No more than right that it should be this way. We must learn to accept it as a law of the natural world. ” (185) They aren’t mentally strong enough to fight society. Although the ward isn’t an ideal place to chose to live your life, they are so unhappy and miserable in regular society that they rather be there. By making people, or the patients feel this way, society can easily get rid of people who can’t conform. McMurphy is a different story. He’s “committed” (165). He’s strong enough to not like society’s opinions control him mentally.
Instead, the only way for society to dispose of him is by using the law, and declaring him mentally ill. For the voluntary patients, it’s a vicious cycle of them being miserable in the ward due to their incapacity of mental strength. For committed patients it’s mostly a battle against being let out or not. The general outline of the social structure at the ward has Nurse Ratched at the top, the black boys in the middle and the patients at the bottom. The black boys are Nurse Ratched’s second eyes and hands. She adopts the three black boys “after more years of testing and rejecting thousands. (28) She would let go of the other candidates because “they don’t hate enough” like she does. (28) The Nurse and the black boys tune into the same “frequency” and keep the ward in order. (29) The presence of the black boys is similar to Nurse Ratched’s window. The patients are always being watched, there is no freedom. The ward also controls the patients using group therapy. One time the Nurse asked the patients to “let out those old secrets” and when no one responded she threatened them saying “must we go over past history? The threat of the Nurse having complete control of exposing the patients secrets led many to exclaim things such as “I tried to take my sister to bed. ” and “I killed my cat when I was six. Oh, God forgive me, I stoned her to death and said my neighbor did it. ” By making the patients announce such horrid actions it makes them weaker. After hearing what they just told all the other patients they are embarrassed and feel like they belong in that ward even more than before. Nurse Ratched also tries to weaken McMurphy with past mistakes but fails.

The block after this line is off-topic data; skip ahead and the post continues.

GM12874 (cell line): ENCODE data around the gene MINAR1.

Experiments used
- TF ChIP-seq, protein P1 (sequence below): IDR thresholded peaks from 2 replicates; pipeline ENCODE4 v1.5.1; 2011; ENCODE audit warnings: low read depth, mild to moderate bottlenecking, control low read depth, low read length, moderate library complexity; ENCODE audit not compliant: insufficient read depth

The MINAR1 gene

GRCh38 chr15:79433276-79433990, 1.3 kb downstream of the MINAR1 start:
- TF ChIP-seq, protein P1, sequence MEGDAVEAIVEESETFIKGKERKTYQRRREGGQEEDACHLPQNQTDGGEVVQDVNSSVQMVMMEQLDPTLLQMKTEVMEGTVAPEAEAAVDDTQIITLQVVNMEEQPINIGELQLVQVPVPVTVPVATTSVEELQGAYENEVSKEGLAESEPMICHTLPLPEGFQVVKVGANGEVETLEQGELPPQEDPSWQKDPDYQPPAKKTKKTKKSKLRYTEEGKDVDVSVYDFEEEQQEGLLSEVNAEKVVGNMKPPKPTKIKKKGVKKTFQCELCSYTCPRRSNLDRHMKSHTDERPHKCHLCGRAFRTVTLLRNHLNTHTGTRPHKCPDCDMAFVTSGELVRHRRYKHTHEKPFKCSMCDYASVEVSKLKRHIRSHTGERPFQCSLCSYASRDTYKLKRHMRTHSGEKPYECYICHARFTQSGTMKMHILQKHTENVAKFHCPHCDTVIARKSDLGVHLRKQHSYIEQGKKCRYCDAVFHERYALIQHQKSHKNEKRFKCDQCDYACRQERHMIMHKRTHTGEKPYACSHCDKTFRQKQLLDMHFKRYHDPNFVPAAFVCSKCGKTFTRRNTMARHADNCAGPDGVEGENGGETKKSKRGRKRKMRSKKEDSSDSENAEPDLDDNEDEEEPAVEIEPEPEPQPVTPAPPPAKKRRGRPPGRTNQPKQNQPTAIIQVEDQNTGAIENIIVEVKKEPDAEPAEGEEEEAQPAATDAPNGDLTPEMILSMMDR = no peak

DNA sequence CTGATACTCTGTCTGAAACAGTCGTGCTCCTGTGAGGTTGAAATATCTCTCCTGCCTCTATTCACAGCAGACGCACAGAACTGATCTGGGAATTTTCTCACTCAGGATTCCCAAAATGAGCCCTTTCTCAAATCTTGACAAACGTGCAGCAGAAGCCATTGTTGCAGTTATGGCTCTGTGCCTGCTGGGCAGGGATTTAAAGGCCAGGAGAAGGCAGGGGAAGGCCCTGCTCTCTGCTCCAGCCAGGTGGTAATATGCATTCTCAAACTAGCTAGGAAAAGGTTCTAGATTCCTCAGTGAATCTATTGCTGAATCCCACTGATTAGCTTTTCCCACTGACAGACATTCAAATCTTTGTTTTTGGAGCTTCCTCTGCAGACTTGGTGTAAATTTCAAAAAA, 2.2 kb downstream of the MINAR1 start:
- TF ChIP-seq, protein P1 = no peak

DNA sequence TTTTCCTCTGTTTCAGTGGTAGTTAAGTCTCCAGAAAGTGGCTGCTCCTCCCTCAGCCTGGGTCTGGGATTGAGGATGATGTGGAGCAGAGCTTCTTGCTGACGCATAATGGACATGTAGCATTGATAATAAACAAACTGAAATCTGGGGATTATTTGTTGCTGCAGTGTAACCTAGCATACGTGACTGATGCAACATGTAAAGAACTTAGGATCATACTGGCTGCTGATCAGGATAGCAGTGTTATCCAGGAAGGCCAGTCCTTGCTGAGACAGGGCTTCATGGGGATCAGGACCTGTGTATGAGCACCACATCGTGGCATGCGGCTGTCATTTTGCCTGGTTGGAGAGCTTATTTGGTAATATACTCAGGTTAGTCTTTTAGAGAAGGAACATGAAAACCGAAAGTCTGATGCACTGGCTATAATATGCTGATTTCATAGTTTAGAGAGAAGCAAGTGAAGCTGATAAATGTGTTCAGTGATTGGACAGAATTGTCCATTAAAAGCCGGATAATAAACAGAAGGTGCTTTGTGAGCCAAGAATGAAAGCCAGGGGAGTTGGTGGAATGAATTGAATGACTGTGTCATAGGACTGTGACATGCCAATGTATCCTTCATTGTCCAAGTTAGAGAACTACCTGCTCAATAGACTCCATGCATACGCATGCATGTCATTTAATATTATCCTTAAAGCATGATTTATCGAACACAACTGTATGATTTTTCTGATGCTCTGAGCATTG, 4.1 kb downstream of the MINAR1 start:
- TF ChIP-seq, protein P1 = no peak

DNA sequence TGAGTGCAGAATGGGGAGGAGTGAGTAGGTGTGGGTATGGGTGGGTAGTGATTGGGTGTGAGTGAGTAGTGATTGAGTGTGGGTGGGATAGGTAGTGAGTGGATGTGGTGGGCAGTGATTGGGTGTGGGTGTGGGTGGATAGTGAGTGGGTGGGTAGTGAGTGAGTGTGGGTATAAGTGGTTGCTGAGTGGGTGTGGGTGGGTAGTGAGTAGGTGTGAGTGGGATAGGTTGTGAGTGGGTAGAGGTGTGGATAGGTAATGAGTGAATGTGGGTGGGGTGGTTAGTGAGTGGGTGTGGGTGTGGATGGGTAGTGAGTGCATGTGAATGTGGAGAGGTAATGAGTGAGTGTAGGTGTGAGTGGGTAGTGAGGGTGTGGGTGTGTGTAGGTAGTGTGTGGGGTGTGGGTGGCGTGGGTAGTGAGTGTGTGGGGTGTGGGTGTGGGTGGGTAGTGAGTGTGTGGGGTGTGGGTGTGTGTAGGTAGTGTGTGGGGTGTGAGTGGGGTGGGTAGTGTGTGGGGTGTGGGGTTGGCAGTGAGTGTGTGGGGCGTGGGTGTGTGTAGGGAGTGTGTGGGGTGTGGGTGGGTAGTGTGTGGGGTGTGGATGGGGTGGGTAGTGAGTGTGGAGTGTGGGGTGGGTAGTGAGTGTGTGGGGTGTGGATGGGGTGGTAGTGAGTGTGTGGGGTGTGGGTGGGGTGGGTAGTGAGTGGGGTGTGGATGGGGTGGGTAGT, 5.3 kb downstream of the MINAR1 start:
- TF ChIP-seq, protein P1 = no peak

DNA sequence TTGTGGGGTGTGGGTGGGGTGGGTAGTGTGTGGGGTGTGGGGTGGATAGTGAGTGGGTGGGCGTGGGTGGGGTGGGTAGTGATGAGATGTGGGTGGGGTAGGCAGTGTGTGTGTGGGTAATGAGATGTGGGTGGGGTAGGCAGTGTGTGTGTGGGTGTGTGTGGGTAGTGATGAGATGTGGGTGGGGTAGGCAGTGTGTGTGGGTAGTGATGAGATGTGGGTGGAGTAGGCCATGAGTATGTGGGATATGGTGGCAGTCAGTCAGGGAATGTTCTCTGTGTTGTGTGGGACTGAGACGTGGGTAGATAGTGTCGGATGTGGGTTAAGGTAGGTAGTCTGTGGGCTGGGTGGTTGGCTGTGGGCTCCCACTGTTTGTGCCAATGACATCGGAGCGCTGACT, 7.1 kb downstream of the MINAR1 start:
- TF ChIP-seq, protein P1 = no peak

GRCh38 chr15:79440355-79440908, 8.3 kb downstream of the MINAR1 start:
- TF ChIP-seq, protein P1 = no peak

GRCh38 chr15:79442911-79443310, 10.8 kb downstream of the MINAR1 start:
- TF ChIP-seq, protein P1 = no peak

She says that McMurphy was accused of “rape” (40) and he confidently defends himself. The patients that Nurse Ratched, the ward and outside society gained control over lost their freedom and happiness. They allowed society to change them and disturb the peace inside them. This can be shown through the amount of laughter present at the ward. “The air is pressed in by the walls, too tight for laughing” (43) and society has too tight of a control of the patients’ minds that they won’t even laugh. They are “scared to open up and laugh” (63) and they have lost their “footing. (63) McMurphy keeps his laughter from the moment he walks in the ward because he doesn’t let the ward control him. He can’t seem to understand why the patients would let themselves be controlled to the point they won’t even laugh. All in all, The patients of the ward were manipulated by Nurse Ratched, the ward and society outside the ward into thinking there was something truly wrong with them, when it was just because they weren’t ideal members for society’s conformity. They lost their joy and pleasure in life
Cite this One Flew over the Cuckoo’s Nest
One Flew over the Cuckoo’s Nest. (2016, Oct 26). Retrieved from https://graduateway.com/one-flew-over-the-cuckoos-nest-3-2/